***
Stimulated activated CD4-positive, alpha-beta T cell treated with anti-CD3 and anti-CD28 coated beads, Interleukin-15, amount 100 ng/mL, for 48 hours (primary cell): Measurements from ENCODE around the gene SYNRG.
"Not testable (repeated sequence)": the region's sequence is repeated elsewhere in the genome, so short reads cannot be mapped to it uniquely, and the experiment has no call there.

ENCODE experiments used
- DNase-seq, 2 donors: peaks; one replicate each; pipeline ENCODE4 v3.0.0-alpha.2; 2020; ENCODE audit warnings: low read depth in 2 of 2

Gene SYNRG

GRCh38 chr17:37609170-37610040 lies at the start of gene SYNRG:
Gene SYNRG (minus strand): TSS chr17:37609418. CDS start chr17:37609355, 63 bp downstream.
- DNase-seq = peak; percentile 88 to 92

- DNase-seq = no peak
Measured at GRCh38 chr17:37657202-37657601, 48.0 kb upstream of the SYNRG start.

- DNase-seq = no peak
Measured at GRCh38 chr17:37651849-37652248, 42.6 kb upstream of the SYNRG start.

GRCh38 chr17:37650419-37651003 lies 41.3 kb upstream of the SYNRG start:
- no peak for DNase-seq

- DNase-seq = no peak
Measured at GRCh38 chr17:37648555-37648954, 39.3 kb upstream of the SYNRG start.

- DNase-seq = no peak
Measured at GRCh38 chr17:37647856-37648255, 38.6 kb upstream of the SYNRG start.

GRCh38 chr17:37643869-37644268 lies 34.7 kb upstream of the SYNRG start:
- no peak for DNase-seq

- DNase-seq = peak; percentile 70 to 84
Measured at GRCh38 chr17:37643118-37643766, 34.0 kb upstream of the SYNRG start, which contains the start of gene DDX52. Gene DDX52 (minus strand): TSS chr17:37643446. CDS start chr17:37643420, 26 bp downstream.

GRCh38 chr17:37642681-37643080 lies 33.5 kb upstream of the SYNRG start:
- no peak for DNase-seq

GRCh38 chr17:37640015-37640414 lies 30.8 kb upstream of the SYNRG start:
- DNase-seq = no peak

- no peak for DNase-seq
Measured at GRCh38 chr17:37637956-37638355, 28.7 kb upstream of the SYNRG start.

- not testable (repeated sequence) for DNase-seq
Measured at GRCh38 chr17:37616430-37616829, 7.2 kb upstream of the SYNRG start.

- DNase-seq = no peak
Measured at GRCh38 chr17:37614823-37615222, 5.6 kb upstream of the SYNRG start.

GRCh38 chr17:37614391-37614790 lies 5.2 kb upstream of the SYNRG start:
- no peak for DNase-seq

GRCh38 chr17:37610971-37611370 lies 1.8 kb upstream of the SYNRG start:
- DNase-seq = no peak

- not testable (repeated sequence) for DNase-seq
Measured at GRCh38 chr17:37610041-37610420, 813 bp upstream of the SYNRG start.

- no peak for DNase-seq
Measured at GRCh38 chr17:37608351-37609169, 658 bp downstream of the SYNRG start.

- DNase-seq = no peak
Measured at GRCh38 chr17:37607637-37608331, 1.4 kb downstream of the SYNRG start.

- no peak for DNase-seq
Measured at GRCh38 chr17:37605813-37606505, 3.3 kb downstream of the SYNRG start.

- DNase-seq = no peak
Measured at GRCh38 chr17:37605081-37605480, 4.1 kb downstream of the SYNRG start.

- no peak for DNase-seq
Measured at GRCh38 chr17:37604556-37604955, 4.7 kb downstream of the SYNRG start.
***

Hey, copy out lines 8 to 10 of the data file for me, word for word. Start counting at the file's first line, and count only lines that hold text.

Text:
- DNase-seq = peak; percentile 88 to 92

- DNase-seq = no peak
Measured at GRCh38 chr17:37657202-37657601, 48.0 kb upstream of the SYNRG start.